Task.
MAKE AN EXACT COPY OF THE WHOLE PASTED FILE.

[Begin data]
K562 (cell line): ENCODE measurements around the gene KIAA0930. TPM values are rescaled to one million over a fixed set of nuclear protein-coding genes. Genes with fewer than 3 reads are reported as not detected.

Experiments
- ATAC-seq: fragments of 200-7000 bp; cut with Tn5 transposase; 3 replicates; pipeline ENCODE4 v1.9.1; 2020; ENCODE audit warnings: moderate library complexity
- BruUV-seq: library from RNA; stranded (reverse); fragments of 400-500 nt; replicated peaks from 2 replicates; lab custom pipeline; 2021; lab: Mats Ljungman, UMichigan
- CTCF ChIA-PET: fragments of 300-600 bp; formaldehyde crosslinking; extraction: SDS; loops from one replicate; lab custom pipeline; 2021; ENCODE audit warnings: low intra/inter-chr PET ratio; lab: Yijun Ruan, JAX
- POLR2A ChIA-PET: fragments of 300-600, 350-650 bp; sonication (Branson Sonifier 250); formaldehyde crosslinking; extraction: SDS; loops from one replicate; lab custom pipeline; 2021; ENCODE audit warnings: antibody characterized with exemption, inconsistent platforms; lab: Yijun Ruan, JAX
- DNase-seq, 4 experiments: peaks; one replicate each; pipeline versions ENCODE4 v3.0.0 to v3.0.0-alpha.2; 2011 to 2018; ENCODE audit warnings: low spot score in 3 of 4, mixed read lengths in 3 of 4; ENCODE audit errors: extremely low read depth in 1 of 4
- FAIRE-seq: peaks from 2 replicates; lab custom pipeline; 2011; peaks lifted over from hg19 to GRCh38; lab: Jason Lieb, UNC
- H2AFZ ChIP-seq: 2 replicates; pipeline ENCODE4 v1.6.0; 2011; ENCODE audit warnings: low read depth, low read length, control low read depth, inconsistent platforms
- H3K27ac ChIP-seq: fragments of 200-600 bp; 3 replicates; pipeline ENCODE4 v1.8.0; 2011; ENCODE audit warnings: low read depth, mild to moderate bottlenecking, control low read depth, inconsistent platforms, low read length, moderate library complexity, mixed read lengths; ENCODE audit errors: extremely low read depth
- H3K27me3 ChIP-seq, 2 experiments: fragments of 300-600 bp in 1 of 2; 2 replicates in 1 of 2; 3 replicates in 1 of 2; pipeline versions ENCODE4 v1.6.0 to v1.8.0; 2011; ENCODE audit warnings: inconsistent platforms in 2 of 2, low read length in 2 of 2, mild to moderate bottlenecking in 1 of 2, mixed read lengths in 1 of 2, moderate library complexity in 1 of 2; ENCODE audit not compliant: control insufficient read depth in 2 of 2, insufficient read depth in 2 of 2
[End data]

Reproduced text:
K562 (cell line): ENCODE measurements around the gene KIAA0930. TPM values are rescaled to one million over a fixed set of nuclear protein-coding genes. Genes with fewer than 3 reads are reported as not detected.

Experiments
- ATAC-seq: fragments of 200-7000 bp; cut with Tn5 transposase; 3 replicates; pipeline ENCODE4 v1.9.1; 2020; ENCODE audit warnings: moderate library complexity
- BruUV-seq: library from RNA; stranded (reverse); fragments of 400-500 nt; replicated peaks from 2 replicates; lab custom pipeline; 2021; lab: Mats Ljungman, UMichigan
- CTCF ChIA-PET: fragments of 300-600 bp; formaldehyde crosslinking; extraction: SDS; loops from one replicate; lab custom pipeline; 2021; ENCODE audit warnings: low intra/inter-chr PET ratio; lab: Yijun Ruan, JAX
- POLR2A ChIA-PET: fragments of 300-600, 350-650 bp; sonication (Branson Sonifier 250); formaldehyde crosslinking; extraction: SDS; loops from one replicate; lab custom pipeline; 2021; ENCODE audit warnings: antibody characterized with exemption, inconsistent platforms; lab: Yijun Ruan, JAX
- DNase-seq, 4 experiments: peaks; one replicate each; pipeline versions ENCODE4 v3.0.0 to v3.0.0-alpha.2; 2011 to 2018; ENCODE audit warnings: low spot score in 3 of 4, mixed read lengths in 3 of 4; ENCODE audit errors: extremely low read depth in 1 of 4
- FAIRE-seq: peaks from 2 replicates; lab custom pipeline; 2011; peaks lifted over from hg19 to GRCh38; lab: Jason Lieb, UNC
- H2AFZ ChIP-seq: 2 replicates; pipeline ENCODE4 v1.6.0; 2011; ENCODE audit warnings: low read depth, low read length, control low read depth, inconsistent platforms
- H3K27ac ChIP-seq: fragments of 200-600 bp; 3 replicates; pipeline ENCODE4 v1.8.0; 2011; ENCODE audit warnings: low read depth, mild to moderate bottlenecking, control low read depth, inconsistent platforms, low read length, moderate library complexity, mixed read lengths; ENCODE audit errors: extremely low read depth
- H3K27me3 ChIP-seq, 2 experiments: fragments of 300-600 bp in 1 of 2; 2 replicates in 1 of 2; 3 replicates in 1 of 2; pipeline versions ENCODE4 v1.6.0 to v1.8.0; 2011; ENCODE audit warnings: inconsistent platforms in 2 of 2, low read length in 2 of 2, mild to moderate bottlenecking in 1 of 2, mixed read lengths in 1 of 2, moderate library complexity in 1 of 2; ENCODE audit not compliant: control insufficient read depth in 2 of 2, insufficient read depth in 2 of 2